Why did Don Draper leave the suburbs after his divorce from Betty? Perhaps he was onto something.
Since there is less space to expand around city or town centers, moving away from these town centers has always meant gaining square footage. And when there's the opportunity choose bigger, we do. Until now.
According to a new survey,
more than three quarters of [Americans] consider having sidewalks and places to
take a walk one of our top priorities when deciding where to live. Six
in 10 people also said they would sacrifice a bigger house to live in a
neighborhood that featured a mix of houses, stores, and businesses
within an easy walk. (via Good.is)
Today, a search across real estate listings will show that a "walkable neighborhood" will be in the first sentence of any property description.
Suburbanites don't fret: It's not just city-life or bust: Suburbs also have walkable neighborhoods that are more highly desirable than their isolated, larger counterparts. I live in a walkable suburban home myself and if I wasn't just 3 blocks from our small town center, I would have never agreed to live here.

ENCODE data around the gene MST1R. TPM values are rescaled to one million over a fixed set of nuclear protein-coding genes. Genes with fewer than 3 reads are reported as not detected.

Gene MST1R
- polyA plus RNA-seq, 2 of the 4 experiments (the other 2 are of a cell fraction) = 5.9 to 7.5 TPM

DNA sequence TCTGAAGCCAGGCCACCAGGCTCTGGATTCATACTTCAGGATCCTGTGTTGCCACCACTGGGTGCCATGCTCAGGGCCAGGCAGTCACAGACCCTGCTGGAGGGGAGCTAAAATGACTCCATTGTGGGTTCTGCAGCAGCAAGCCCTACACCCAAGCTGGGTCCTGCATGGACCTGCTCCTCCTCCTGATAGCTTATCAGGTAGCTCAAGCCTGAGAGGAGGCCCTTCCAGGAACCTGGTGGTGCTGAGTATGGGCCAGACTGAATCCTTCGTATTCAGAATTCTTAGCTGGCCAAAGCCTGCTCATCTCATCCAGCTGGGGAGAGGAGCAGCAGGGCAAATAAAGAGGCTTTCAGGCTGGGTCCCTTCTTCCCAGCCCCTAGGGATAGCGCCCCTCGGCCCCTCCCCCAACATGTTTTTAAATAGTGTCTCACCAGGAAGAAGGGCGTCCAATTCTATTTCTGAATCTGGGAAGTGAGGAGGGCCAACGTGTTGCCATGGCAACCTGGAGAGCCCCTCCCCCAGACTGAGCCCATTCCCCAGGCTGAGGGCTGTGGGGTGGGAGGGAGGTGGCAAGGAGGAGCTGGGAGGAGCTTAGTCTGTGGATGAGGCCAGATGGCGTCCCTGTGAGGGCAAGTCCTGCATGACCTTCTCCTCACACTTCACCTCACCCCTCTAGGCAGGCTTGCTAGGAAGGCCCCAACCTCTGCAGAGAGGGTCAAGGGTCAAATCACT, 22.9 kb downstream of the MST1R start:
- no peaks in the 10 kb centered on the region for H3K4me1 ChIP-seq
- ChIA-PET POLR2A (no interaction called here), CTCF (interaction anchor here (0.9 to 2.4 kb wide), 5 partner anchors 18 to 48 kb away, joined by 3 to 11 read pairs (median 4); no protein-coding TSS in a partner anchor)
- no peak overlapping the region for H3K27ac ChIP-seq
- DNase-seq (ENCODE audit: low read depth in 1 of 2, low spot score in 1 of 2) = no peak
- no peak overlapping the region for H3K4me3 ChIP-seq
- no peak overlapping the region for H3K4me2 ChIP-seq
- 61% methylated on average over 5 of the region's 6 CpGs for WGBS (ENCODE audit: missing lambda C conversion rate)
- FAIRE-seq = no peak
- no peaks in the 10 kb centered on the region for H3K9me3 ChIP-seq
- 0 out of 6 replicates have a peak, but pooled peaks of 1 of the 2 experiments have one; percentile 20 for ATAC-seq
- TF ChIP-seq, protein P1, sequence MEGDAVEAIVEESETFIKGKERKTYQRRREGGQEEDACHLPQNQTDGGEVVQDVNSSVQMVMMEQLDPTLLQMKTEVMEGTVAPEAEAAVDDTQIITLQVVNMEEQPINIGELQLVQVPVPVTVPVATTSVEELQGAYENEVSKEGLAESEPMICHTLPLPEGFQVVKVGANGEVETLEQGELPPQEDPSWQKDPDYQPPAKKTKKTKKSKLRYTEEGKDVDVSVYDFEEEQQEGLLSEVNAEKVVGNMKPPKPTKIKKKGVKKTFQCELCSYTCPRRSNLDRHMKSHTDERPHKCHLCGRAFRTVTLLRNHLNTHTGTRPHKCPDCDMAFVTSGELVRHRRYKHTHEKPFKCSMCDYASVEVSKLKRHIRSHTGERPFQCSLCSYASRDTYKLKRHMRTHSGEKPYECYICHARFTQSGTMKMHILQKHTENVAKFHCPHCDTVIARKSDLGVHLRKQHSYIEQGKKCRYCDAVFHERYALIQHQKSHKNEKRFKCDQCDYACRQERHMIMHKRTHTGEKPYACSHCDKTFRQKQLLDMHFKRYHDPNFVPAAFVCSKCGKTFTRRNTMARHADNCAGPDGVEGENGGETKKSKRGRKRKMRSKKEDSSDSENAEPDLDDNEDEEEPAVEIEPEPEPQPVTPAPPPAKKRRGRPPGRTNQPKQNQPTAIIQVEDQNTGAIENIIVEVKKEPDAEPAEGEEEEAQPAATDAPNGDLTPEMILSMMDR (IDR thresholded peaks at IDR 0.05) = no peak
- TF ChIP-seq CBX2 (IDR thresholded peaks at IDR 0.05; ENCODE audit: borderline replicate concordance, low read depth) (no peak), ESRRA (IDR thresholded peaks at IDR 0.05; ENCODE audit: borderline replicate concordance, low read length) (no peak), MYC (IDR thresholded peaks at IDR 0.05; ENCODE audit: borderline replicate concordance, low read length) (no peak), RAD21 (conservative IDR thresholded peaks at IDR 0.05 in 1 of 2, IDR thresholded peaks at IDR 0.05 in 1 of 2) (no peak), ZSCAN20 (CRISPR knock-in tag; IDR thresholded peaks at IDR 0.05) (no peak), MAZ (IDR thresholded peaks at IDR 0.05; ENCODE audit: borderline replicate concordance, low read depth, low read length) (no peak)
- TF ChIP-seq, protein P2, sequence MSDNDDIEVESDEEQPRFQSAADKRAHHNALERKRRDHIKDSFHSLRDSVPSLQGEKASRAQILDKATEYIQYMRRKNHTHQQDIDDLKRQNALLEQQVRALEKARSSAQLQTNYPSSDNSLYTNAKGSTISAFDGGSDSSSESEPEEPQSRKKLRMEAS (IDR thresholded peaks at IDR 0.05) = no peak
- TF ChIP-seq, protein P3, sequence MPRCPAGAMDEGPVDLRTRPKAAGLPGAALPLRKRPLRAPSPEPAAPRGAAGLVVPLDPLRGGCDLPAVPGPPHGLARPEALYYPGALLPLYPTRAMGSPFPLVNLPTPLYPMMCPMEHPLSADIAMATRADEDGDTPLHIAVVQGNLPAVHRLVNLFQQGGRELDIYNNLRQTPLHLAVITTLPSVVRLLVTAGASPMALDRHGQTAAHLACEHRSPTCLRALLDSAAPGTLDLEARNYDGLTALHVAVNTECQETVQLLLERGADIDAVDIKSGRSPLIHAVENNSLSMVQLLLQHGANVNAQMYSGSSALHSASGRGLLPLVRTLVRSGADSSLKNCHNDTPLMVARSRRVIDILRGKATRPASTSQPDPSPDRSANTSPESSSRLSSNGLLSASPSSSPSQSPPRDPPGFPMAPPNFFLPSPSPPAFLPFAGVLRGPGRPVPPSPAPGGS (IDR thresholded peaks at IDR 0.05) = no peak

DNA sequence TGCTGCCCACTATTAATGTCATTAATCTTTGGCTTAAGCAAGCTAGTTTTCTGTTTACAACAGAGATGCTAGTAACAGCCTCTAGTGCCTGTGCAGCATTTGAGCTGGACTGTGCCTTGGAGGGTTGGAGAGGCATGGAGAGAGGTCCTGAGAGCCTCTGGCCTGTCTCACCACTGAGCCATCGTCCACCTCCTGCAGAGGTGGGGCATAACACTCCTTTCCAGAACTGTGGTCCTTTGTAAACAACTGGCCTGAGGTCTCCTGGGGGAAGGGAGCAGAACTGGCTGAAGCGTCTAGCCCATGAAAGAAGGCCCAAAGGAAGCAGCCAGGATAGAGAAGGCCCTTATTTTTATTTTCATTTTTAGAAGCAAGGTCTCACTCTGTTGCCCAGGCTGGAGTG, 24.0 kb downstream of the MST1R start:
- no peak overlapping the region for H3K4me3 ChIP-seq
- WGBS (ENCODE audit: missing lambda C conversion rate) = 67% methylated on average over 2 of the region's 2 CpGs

So why the big shift favoring more walkable neighborhoods than larger living spaces?
A High Walkability Index* for your home means:
LESS driving = MORE savings on gas = INCREASED human interactions = INCREASED sense of community = INCREASED sense of fulfillment (we are social beings, after all) = MORE time spent outdoors = LESS stress
= And shhh, it's even better for your health (so it will save you money on health costs, too!)
And that's why today's Stand-Out, Shout-Out Tuesday goes to everyone out there who is opting for a high *Walkability Index when choosing a place to live. Let us know if you find walkability or square footage to be more important in choosing your home. Join us on Facebook!